Building on research SemantiStar was involved in with DERI a few years back about what semantic pieces of technology would make e-learning better, the Epsilon mobile app is positioning itself to be the delivery vehicle for enterprises’ courseware, regardless of what their learning management system or repository may be. It has core support for Moodle format courses, but Epsilon can be attached to any LMS as long as there is an open API. The free, downloadable version is the entryway to the subscription-based enterprise version available directly from the company.

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Text and Sentiment Analytics Team In Servicing The Customer Experience

Did you ever take a survey and wonder if anyone actually was paying attention to your input? Here’s a tip: If it’s more than 20 questions, ignore it, advises Sam Keninger, director of product marketing at customer experience vendor Medallia.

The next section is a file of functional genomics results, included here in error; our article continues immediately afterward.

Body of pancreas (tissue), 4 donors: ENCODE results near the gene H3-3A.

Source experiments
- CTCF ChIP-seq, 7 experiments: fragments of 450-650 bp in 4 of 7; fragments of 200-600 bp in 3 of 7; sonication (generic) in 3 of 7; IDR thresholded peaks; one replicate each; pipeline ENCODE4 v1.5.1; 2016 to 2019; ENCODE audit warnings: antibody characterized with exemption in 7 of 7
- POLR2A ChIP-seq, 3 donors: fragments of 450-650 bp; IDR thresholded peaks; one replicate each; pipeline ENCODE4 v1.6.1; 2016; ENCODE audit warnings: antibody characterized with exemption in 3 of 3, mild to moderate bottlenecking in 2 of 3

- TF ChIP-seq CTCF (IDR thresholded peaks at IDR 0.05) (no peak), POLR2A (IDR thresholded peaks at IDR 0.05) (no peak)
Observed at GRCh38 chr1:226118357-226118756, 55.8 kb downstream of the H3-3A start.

“That’s the old market research way of doing things, and [the resulting big report compiled by market researchers] ends up in a binder on someone’s desk and no one will read it,” he says. A shorter survey – about a page long, and generally with a question about whether you’d recommend the product or service – signifies that attention will be paid.

Why? “The survey is an extension of the customer experience itself, so the shorter it can be the better,” Keninger says. And surveys can be shorter – and more effective at telling the company what it needs to know in real-time – when they can depend more on free-form text responses. They can do that when they can leverage both text and sentiment analytic engines to understand which topics are trending and to identify emerging issues, and ideally route those in real time to the front-lines where workers understand and can take action to fix the underlying problems.

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More Semantic Tech Set To Influence Mobile Ad Space